____ Makes The Smiths Different From Morrissey Solo

Z

zom

Guest
To you what is the biggest difference if any between Smiths/Solo work from Morrissey? Any prefrence?

zom...
 
A

Auntie T.

Guest
> To you what is the biggest difference if any between Smiths/Solo work from
> Morrissey? Any prefrence?

The difference is the musical composition and sonic texture of Johnny Marr...

I love the Smiths and Moz's solo work as well!

> zom...
 
D

david

Guest
> To you what is the biggest difference if any between Smiths/Solo work from
> Morrissey? Any prefrence?

> zom...

The Smiths and Vini reilly-era Morrissey solo were defined by superb musicians. Since reilly left, Morrissey's musicians haven't been anywhere near as good.
 
S

Strange Dust

Guest
Morrissey dominates the solo work so that anything that isn't him is somehow of secondary importance. With Marr, Morrissey had an equal who's input Morrissey had to respect as as valuable as his own. This forces the solo work to be driven wholly by Morrissey's lyrics and voice - it's almost impossible to listen to it without focusing entirely on the voice. The failure of Southpaw for us is that insted of listening to it as a musical creation we are sidetracked by Morrissey repeating 'Dagenham Dave' over and over and miss the broader musica sweep of the thing.

> To you what is the biggest difference if any between Smiths/Solo work from
> Morrissey? Any prefrence?

> zom...
 
T

The Original J.T. Ripper

Guest
> Morrissey dominates the solo work so that anything that isn't him is
> somehow of secondary importance. With Marr, Morrissey had an equal who's
> input Morrissey had to respect as as valuable as his own. This forces the
> solo work to be driven wholly by Morrissey's lyrics and voice - it's
> almost impossible to listen to it without focusing entirely on the voice.
> The failure of Southpaw for us is that insted of listening to it as a
> musical creation we are sidetracked by Morrissey repeating 'Dagenham Dave'
> over and over and miss the broader musica sweep of the thing.

Do you feel this to be true with regards to Vauxhall as well? I agree with your general comments, but on Vauxhall Morrissey's voice really does become almost an additional instrument alongside the rest. There is no dominance of vocals in a track such as "Lifeguard Sleeping...", on which Boz's clarinet is perhaps most prominent.

Or take the elegaic "Now My Heart Is Full" -- the voice is prominent, but not overpowering, with a subtly and softness that blends instead of hammers. The jangling and ringing guitars take the forefront on "Used To Be a Sweet Boy," while on the majority of the remaining tracks his vocals are hushed and crooning, meshing perfectly with the guitars and bass.

Heck, even going back as early as Viva Hate we get a track like "late night maudlin st.", which is about as hushed as one can get.

Contrasting those with something like Frankly Mr. Shankly -- sure Marr's guitar is there providing a bounce, but Moz's vocals and intonation are the major aspects of that track.

Still, I suppose i'm just devil-advocating. Marr's melodies were certainly more distinct and airy than Alain's or Boz's, and it's true that Marr was more of an equal. I think the results of Moz's subjugating of his guitarists post-Smiths has been an uneven track record --- the best of Moz's solo work bests anything by the Smiths, but on the other hand the very worst stuff Moz has ever done ALSO belongs to his solo output. Well, plus the Smiths' debut ;-)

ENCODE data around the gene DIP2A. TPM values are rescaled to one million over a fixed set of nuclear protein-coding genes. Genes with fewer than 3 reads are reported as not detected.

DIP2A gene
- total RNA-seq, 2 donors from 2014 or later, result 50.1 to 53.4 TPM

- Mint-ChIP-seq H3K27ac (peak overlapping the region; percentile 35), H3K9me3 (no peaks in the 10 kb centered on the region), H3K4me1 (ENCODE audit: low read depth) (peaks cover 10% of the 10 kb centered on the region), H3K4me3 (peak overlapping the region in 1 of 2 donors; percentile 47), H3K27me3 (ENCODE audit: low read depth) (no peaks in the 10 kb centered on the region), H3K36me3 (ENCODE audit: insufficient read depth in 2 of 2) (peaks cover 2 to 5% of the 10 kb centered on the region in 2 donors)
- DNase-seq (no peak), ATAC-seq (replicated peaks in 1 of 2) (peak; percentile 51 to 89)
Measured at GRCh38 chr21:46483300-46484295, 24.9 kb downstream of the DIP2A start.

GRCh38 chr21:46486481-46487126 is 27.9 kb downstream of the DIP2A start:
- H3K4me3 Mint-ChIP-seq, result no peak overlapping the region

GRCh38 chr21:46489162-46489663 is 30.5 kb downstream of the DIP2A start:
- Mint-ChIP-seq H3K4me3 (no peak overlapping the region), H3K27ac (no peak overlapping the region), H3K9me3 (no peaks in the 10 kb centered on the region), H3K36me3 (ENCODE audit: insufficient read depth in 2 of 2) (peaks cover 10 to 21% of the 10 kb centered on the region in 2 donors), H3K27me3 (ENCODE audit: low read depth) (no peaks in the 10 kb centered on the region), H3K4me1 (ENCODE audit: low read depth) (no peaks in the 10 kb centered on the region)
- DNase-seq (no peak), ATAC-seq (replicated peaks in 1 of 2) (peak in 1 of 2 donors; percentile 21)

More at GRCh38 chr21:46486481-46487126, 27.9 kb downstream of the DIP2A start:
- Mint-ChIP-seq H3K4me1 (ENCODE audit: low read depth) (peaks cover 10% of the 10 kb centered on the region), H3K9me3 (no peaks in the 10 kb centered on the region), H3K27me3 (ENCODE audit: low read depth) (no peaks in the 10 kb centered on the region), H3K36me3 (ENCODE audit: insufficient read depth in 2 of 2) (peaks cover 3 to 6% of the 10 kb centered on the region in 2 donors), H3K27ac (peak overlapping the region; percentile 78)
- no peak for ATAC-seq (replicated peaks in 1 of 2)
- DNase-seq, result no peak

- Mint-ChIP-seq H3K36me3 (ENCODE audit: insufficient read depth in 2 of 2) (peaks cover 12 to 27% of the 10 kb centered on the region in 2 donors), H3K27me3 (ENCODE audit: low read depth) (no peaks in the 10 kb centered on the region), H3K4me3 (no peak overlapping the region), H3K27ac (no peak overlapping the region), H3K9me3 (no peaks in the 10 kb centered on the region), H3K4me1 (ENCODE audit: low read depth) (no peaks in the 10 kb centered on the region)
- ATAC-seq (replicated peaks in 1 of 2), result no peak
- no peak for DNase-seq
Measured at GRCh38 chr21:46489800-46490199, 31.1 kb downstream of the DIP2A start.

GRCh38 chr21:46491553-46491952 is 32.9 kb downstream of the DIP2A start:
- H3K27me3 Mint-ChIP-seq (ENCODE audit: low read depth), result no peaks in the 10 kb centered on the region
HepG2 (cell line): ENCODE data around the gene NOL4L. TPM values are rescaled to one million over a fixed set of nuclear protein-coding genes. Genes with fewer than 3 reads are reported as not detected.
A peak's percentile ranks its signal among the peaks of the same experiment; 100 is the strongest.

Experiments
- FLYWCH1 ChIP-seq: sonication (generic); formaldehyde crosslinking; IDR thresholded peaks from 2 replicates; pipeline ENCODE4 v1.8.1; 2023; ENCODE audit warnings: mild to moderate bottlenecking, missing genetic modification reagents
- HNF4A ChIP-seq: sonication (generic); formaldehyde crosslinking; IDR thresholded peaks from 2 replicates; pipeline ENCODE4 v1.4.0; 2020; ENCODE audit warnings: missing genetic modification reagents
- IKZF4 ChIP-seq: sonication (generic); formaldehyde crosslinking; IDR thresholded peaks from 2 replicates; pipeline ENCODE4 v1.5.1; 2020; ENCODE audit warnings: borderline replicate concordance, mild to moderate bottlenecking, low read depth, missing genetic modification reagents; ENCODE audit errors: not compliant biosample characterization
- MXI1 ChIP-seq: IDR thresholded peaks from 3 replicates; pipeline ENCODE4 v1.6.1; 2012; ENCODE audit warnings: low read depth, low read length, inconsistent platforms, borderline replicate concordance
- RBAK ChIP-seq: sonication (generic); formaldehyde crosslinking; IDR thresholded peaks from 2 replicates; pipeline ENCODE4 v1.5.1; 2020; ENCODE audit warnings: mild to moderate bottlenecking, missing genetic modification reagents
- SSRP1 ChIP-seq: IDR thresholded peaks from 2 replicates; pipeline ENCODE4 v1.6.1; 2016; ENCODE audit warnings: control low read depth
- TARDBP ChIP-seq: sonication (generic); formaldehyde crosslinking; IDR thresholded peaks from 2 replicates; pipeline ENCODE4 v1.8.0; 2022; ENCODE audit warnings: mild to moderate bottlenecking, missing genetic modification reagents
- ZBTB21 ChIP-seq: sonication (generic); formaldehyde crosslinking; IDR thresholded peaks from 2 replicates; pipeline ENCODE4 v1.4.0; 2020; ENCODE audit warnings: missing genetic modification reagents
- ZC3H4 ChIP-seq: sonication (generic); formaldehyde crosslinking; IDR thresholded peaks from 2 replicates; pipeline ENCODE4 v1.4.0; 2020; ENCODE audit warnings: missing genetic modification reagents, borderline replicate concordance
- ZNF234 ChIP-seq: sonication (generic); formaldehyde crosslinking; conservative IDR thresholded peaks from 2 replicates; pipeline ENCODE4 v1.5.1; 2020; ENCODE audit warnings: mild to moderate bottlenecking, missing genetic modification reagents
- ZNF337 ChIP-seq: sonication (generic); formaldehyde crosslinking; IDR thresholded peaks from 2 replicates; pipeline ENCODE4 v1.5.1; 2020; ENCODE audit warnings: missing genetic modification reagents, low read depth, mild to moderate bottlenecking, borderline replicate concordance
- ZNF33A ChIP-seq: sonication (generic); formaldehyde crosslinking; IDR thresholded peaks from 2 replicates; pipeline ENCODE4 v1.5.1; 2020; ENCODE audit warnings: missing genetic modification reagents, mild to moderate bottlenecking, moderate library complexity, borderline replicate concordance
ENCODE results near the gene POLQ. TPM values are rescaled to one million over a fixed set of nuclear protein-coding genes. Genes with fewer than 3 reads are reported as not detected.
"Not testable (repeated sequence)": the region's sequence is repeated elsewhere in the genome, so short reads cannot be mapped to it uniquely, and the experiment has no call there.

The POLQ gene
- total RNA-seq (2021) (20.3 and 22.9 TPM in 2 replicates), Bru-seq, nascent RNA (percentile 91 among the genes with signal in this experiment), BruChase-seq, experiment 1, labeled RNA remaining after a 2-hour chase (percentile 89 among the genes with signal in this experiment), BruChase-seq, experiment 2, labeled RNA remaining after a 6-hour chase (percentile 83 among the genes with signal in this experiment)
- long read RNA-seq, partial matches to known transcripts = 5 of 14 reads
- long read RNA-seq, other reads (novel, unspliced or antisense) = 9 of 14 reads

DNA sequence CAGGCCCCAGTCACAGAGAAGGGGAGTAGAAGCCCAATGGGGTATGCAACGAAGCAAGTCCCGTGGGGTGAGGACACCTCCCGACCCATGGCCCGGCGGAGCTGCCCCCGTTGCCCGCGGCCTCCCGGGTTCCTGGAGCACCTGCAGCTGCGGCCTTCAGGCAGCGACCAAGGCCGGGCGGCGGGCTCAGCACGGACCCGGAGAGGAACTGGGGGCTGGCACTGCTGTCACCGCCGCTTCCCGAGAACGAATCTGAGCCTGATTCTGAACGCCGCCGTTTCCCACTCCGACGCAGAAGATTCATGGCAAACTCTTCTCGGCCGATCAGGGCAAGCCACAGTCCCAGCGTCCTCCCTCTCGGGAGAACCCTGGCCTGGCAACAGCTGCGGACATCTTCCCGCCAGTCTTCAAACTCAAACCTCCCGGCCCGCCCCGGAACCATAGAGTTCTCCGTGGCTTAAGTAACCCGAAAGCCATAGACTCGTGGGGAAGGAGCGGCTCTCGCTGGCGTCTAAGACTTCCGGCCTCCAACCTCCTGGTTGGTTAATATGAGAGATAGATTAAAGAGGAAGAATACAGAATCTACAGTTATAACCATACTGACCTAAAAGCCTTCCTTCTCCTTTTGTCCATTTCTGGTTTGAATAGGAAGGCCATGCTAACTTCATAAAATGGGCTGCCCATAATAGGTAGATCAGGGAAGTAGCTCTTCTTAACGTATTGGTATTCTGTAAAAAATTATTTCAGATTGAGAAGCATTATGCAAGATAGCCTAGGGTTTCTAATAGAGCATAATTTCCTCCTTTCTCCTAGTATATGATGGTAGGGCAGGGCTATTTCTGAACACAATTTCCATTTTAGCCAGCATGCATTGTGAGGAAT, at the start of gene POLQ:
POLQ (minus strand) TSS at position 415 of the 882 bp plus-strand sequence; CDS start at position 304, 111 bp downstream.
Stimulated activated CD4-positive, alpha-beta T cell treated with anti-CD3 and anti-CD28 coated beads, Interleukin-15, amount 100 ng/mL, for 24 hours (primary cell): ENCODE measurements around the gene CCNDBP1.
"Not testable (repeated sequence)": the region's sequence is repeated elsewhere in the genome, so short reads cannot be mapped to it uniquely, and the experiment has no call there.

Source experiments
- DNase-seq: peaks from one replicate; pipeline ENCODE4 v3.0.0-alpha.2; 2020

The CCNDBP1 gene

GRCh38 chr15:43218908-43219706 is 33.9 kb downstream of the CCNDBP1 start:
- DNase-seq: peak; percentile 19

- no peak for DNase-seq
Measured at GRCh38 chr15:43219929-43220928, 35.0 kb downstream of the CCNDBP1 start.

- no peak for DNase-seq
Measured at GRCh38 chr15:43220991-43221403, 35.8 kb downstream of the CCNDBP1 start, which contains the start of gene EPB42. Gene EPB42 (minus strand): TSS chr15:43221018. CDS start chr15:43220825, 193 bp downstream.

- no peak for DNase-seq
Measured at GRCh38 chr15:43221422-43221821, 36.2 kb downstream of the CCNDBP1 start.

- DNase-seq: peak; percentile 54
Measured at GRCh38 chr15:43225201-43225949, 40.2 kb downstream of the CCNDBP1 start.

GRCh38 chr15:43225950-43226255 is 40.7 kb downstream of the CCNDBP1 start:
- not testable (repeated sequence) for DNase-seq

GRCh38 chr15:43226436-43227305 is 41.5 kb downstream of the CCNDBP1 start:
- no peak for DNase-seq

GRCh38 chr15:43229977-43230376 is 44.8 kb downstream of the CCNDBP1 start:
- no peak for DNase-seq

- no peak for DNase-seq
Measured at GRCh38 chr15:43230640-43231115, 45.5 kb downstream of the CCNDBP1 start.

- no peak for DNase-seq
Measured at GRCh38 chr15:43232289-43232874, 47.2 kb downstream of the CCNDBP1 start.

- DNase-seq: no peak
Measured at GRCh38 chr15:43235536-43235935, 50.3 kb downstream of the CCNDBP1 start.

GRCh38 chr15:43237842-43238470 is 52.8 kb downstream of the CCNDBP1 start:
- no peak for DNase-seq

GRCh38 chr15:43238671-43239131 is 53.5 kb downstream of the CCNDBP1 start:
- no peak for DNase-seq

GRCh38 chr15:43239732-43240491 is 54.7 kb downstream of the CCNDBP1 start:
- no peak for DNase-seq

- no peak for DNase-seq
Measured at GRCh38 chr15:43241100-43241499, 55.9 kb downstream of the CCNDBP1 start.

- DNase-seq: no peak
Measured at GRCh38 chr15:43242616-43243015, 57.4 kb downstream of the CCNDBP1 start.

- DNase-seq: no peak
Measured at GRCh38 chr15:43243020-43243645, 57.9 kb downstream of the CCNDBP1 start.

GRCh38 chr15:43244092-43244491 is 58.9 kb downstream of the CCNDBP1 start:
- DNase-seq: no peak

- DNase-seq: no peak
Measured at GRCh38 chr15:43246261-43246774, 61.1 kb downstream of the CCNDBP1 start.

J.T.
 
S

Strange Dust

Guest
When I say Morrissey's voice dominates I mean our relationship with it. Most fans hang on Morrissey's every word and miss the music - they dont give it the respect it deserves. I personally like Southpaw, but initailly I disliked it becasue I wanted to hear Morrissey - the fact that it opens with a 20min drum solo is not what I wanted as a Morrissey fan. Vauxhall provides the fan with what they want and expect from Morrissey, the quality of the music can thus be taken for granted and we give Morrissey all the plaudits.
With the Smiths I'm as much draw to the music as I am to the voice not becasue it's necessarily better than Alain's or Boz's stuff, but because I insinctively trust and respect Marr's contribution. This is just a problem of perception, but it does vastly influence my relationship with the music.

> Do you feel this to be true with regards to Vauxhall as well? I agree with
> your general comments, but on Vauxhall Morrissey's voice really does
> become almost an additional instrument alongside the rest. There is no
> dominance of vocals in a track such as "Lifeguard Sleeping...",
> on which Boz's clarinet is perhaps most prominent.

> Or take the elegaic "Now My Heart Is Full" -- the voice is
> prominent, but not overpowering, with a subtly and softness that blends
> instead of hammers. The jangling and ringing guitars take the forefront on
> "Used To Be a Sweet Boy," while on the majority of the remaining
> tracks his vocals are hushed and crooning, meshing perfectly with the
> guitars and bass.

> Heck, even going back as early as Viva Hate we get a track like "late
> night maudlin st.", which is about as hushed as one can get.

> Contrasting those with something like Frankly Mr. Shankly -- sure Marr's
> guitar is there providing a bounce, but Moz's vocals and intonation are
> the major aspects of that track.

> Still, I suppose i'm just devil-advocating. Marr's melodies were certainly
> more distinct and airy than Alain's or Boz's, and it's true that Marr was
> more of an equal. I think the results of Moz's subjugating of his
> guitarists post-Smiths has been an uneven track record --- the best of
> Moz's solo work bests anything by the Smiths, but on the other hand the
> very worst stuff Moz has ever done ALSO belongs to his solo output. Well,
> plus the Smiths' debut ;-)

> J.T.
 
Top Bottom